Whether you love it or loath it, Christmas is fast approaching, bringing with it the unavoidable wave of social gatherings and obligations. Whether it’s work parties, festive get-togethers with friends, doing the Christmas shopping, or hosting family, it’s undoubtably a hectic time of year for most people. Whilst having the opportunity to connect with loved ones can be great, it’s not uncommon for people to find themselves overdoing it and feeling worse for wear as a result.
Whether you’re trying to conceive, are currently pregnant, or have recently had a baby, this can be a stressful time and a source of overwhelm in-and-of-itself. As such, it’s probably not a great idea to add to these feelings of stress by burning the candle at both ends. It can therefore be helpful to think about some different strategies you could use to help manage feelings of stress and avoid starting the new year feeling totally frazzled. In this article, I discuss five things you can do to help reduce your stress levels and help prevent that feeling of festive burn out.
Take time for yourself
It sounds obvious, but taking some time out each day, just for you, is a really good way of managing stress, especially if you’re very busy with social commitments. It doesn’t have to be for long; even if you prioritise just 15-20 minutes a day, it can still be helpful. Consider what you’d like to do in that time to help you relax. Would you benefit from going for a walk, reading a chapter of a book, taking a bath, or doing a quick meditation? Have a think about what activities you find truly relaxing and try your best to schedule them into your days, even if it may seem counter-productive at first.
Setting boundaries can be really hard, especially if you like to keep everyone happy. However, your wellbeing is more important than showing face at the work Christmas party! If you’ve received more invites than you can keep track of, it might be worth considering which are the ones you’d really like to go to, versus those you might be attending purely out of obligation. If you don’t feel comfortable not attending, could you go for just a short amount of time instead? If the person organising the event is a loved one, try having an honest conversation with them and explaining how you feel. If they care about you, they won’t want to add to your feelings of stress or overwhelm.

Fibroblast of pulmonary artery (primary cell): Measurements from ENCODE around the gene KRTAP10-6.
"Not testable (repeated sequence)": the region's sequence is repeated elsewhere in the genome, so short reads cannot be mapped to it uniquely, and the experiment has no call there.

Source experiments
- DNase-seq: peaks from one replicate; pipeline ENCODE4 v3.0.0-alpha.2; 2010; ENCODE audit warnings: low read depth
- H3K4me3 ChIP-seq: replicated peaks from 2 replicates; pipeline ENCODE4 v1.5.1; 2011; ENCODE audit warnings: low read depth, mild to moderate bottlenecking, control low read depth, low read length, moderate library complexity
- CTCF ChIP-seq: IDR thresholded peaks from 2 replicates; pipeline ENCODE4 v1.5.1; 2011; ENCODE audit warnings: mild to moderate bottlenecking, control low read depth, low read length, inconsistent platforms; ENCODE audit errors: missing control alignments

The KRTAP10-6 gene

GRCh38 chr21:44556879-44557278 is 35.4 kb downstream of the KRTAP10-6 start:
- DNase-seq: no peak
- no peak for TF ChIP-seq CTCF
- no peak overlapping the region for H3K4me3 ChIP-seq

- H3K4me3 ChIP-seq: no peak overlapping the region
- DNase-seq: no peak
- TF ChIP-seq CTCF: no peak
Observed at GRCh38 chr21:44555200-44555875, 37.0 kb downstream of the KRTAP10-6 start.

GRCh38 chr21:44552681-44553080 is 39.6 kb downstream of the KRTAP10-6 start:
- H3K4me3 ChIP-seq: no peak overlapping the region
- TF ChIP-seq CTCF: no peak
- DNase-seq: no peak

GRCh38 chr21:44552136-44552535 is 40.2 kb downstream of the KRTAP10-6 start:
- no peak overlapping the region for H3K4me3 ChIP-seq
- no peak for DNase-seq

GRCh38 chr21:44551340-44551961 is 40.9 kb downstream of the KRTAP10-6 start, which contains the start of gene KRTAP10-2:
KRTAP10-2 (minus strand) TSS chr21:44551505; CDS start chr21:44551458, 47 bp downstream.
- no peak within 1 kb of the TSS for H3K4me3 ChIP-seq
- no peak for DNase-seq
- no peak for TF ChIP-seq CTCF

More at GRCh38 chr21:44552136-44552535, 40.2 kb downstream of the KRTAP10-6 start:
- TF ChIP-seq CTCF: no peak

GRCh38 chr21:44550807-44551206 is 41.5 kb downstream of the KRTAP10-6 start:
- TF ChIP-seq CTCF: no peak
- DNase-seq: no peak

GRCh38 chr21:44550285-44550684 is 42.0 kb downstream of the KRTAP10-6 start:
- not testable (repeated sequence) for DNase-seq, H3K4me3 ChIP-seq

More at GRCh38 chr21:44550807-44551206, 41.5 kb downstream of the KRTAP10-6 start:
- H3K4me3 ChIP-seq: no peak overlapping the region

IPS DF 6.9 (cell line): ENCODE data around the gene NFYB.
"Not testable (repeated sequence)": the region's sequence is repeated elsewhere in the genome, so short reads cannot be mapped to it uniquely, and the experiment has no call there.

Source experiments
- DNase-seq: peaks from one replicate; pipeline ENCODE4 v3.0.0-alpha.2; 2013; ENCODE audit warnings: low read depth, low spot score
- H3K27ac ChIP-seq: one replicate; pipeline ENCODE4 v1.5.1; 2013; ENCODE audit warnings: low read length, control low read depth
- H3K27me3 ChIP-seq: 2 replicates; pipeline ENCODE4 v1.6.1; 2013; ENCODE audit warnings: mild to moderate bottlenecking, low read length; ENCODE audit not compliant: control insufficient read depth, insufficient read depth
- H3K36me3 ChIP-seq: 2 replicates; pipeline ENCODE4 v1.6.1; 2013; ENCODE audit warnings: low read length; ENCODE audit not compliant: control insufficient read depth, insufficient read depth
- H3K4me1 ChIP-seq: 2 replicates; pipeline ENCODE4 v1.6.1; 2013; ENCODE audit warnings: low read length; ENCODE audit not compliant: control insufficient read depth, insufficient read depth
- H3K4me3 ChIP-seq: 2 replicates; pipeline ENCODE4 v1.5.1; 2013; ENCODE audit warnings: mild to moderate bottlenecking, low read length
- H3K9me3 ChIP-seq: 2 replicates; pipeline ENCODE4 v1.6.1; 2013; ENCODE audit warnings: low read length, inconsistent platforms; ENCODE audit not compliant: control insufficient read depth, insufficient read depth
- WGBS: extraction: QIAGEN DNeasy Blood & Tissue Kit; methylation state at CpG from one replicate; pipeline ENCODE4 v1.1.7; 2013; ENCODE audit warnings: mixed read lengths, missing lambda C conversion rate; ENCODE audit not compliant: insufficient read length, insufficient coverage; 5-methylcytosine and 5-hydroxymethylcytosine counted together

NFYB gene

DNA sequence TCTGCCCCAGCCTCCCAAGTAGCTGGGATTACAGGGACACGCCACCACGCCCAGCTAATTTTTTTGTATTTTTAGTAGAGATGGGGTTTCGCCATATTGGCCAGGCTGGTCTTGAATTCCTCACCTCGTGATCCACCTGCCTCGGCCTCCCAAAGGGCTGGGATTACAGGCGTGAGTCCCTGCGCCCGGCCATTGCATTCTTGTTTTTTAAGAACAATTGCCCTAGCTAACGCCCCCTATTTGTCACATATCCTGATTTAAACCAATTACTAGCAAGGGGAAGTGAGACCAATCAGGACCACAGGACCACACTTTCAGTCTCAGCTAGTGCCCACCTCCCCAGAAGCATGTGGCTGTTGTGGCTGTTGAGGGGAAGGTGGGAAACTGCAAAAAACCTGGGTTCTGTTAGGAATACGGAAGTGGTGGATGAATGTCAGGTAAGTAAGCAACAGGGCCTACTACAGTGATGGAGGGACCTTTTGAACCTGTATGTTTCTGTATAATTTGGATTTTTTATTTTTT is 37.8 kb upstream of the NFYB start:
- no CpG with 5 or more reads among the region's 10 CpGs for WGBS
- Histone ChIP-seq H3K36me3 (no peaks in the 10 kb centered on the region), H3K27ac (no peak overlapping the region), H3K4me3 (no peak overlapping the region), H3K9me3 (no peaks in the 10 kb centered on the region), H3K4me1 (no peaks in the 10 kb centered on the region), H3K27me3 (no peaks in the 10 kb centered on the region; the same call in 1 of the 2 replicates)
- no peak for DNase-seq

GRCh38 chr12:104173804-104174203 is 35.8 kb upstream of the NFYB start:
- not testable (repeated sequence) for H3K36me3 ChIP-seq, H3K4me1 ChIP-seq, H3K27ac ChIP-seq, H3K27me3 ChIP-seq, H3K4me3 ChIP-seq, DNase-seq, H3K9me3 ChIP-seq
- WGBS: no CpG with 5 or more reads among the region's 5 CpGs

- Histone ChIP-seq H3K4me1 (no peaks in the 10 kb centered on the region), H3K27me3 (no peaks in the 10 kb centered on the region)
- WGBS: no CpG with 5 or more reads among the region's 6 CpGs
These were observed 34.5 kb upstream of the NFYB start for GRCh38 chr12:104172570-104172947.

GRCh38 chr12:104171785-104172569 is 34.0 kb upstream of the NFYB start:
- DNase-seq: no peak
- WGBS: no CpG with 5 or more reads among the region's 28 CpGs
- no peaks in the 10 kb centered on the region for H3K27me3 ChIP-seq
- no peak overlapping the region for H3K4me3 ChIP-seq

Spending time in nature can help to reduce levels of stress hormones in the body and can boost endorphin levels and dopamine production, which are the happy hormones! Try to get outside once a day if you can, even if it’s only for a quick walk round the block. Bonus points for spending time somewhere leafy and green though, as this has additional mental health benefits! Exposing yourself to natural light, especially first thing in the morning, can also help improve sleep, which is another great way to combat stress.
Exercise is an excellent stress buster, as similarly to spending time in nature, movement reduces stress hormones and increases happy hormones! Not only this, but scheduling in time to move, whether it’s going for a swim, doing some yoga in your front room, or spending an hour in the gym, provides you with some ‘me time’ and a brief break from any stresses or responsibilities. It might not feel feasible to do this every day, but just prioritising some form of movement a few times a week can have a significant positive impact on your sense of wellbeing and ability to manage stress.
Write it down
If you’re feeling overwhelmed planning for Christmas and things generally feel a bit chaotic, spending some time organising your thoughts on paper can be incredibly helpful. You might want to make some to-do lists, use a prioritisation tool (google ‘prioritisation matrix’ for a helpful resource), or just spend some time jotting down a list of all the things you’ve got going round in your head. Doing this can help you feel more in control and better able to manage everything you’ve got on your plate during a hectic time.